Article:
Walt Disney may not be regarded as the godfather of customer experience (CX), but his 1956 rallying call to Disneyland staff is perhaps an early pencil sketch. “Whatever you do,” he said, “do it so well that people will want to see it again and bring their friends.” More than 60 years’ later, CX has become the new battleground for competitive advantage. Irrespective of whether we’re in consumer markets or B2B, our ability to ‘do it well’ is now considered the gateway to brand loyalty and business growth. So it’s surprising to reflect that in an era where we can move seamlessly between channels to buy our groceries, our B2B purchasing experiences are, by comparison, fragmented and inconsistent. This is largely because many B2B organisations have focused solely on enabling multichannel sales. The smartest are delivering an omnichannel experience.
Omnichannel is not just another buzzword – it’s the difference between a satisfied customer and a satisfied competitor. Most small and medium-sized enterprises (SMEs) don’t do it well – but they’re losing business to the ones that do. Progress is complicated by the absence of a clear definition and a widespread failure to adopt a simple system that can help unlock it. In a world of jargon, it’s not easy to know your omnichannel from your multichannel. But once you do, it’s possible to create your own Disneyland experience where customers ‘come back again and bring their friends’. Certainly, the simple application of familiar cloud technology could transform the customer experience and script a fairytale ending for B2B organisations.
Entering the magic kingdom
So how do you get to the Magic Kingdom? Let’s start with a definition. Omnichannel is the combination of a multichannel sales approach and an integrated shopping experience. It provides a seamless customer experience, irrespective of channel or device. Omnichannel commerce means customers get a consistent experience regardless of whether they’re shopping online, in store or on a mobile device, browsing through a brochure or talking to a call centre.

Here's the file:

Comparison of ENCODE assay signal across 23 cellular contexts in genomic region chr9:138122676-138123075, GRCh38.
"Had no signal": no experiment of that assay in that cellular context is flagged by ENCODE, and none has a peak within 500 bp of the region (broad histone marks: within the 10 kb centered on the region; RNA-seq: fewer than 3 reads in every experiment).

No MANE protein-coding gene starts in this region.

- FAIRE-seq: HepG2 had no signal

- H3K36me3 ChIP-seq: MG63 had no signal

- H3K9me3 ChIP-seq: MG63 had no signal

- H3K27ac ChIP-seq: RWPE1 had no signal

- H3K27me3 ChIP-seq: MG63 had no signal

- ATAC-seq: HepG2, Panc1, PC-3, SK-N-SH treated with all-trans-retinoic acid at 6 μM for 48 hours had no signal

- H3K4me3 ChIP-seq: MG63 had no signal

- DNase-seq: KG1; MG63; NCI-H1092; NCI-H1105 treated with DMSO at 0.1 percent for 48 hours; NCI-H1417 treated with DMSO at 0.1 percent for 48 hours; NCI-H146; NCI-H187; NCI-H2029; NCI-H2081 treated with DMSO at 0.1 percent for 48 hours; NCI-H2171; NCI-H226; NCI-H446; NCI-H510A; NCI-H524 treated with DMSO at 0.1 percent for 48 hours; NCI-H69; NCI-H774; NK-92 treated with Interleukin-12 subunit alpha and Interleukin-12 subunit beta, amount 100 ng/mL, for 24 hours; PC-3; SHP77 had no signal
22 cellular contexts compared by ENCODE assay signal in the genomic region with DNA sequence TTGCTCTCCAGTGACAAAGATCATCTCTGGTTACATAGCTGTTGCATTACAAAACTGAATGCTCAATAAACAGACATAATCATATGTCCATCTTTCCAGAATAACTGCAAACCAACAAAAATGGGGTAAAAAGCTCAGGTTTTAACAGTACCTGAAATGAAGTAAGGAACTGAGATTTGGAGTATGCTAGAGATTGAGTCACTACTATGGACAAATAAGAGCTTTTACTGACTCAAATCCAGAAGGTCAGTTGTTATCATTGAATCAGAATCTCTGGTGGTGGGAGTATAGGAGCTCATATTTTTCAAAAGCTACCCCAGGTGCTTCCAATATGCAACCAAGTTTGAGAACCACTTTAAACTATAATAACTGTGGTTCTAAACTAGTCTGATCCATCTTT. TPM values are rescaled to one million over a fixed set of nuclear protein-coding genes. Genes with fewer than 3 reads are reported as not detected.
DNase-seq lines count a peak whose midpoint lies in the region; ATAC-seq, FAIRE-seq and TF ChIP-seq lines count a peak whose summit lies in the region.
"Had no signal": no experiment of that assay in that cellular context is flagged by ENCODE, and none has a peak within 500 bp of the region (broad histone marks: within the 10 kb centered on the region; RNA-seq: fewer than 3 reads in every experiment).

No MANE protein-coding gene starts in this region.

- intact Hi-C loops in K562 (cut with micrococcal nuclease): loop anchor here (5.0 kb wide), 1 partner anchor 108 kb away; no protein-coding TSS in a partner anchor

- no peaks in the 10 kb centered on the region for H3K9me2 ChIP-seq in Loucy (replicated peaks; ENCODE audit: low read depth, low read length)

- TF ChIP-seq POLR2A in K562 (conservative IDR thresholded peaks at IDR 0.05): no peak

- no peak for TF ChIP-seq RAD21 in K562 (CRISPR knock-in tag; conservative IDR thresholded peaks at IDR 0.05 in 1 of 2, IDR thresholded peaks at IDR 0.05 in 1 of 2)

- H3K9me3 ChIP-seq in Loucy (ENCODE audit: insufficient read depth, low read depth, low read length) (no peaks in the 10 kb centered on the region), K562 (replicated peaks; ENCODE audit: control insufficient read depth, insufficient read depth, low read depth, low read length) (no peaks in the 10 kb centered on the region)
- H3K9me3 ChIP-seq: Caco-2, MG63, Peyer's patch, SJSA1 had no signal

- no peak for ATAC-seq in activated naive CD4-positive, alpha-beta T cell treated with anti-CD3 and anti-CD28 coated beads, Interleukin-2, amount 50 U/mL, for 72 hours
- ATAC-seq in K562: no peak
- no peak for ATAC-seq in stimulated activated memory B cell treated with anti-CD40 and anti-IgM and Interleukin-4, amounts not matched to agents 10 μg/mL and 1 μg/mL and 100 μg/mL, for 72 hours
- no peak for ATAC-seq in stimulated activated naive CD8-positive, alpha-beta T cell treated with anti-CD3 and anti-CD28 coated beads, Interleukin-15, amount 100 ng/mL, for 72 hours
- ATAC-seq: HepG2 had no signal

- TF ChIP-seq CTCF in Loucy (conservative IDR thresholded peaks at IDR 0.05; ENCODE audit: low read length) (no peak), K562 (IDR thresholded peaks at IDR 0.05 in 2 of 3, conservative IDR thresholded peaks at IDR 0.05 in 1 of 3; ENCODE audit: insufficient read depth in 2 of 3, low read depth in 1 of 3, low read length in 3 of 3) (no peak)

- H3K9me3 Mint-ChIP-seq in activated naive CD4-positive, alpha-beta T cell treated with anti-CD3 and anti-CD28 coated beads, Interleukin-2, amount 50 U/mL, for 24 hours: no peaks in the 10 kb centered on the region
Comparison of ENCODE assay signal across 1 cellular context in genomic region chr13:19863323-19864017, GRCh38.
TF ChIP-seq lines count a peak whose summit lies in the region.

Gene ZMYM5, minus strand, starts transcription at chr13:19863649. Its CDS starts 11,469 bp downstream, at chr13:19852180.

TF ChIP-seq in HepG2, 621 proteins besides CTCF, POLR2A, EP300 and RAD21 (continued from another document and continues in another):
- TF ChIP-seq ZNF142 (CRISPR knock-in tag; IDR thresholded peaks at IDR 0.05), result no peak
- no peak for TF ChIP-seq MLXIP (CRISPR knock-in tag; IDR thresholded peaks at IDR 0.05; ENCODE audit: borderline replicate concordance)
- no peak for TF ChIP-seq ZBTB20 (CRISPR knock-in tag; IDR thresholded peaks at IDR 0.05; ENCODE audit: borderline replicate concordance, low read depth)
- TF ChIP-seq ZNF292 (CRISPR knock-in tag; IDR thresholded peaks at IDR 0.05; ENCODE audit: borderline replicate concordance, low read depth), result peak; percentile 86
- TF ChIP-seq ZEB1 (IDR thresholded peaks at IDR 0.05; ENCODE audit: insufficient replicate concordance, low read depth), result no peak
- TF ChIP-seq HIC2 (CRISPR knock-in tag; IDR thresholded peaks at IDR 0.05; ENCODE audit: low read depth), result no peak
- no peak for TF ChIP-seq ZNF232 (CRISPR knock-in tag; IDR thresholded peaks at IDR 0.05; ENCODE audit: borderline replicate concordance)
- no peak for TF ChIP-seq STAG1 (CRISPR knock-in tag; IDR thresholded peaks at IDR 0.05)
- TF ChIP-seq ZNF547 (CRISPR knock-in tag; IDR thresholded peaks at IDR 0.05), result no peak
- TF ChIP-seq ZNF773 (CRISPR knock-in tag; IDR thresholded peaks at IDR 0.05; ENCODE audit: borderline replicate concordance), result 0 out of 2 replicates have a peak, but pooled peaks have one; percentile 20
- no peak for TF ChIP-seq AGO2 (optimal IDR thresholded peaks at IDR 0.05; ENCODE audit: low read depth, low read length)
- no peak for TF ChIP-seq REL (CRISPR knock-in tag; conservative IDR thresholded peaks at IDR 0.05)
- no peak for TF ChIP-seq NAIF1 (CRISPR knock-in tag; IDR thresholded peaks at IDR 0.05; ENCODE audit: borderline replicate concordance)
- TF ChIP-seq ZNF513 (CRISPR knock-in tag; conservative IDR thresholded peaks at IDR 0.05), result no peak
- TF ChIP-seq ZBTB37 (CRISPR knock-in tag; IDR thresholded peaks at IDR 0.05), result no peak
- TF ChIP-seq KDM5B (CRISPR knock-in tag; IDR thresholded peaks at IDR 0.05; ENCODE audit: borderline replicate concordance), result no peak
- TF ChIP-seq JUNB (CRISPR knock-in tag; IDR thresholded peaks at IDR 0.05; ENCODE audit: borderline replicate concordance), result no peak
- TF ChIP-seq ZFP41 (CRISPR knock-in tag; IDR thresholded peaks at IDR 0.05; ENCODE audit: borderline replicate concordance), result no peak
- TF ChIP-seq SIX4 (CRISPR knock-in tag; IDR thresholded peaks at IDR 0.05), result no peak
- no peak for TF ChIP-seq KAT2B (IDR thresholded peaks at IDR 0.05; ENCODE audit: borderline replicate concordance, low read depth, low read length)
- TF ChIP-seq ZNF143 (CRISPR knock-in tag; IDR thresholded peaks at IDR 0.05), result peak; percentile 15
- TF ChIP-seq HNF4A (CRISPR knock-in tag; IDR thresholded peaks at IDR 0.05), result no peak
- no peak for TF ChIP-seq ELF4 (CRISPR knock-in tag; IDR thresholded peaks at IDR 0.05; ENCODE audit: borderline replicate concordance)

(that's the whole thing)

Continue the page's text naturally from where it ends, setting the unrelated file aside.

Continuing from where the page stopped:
Although multichannel is at the heart of omnichannel approach, the two things are not the same. A company that provides purchasing options across multiple channels is multichannel. A company that has integrated all those channels so that each customer interaction picks up seamlessly where the previous one left off has reached the magic kingdom. Crucially, all omnichannel experiences use multiple channels – but not all multichannel experiences are omnichannel.
As consumers, we’re all familiar with omnichannel; we experience it when we’re booking a holiday, buying shoes or ordering the weekly shop. Yet omnichannel is not the sole preserve of consumer commerce – we expect it in B2B transactions too. Sadly, we don’t often get it.
The majority of B2B organisations have responded to modern buying behaviours by establishing multiple sales channels for their customers’ benefit. Companies have typically augmented their traditional channels – field representatives and telesales – with the addition of e-commerce capabilities. Unfortunately, most have failed to join the dots from multichannel to omnichannel – and have instead created independent, silo channels that don’t share the same systems, data or back-end processes. This narrow, multichannel approach generates islands of valuable information but provides no means of turning it into shareable treasure. It ultimately leads to inefficient processes, inconsistent customer experiences and lost sales.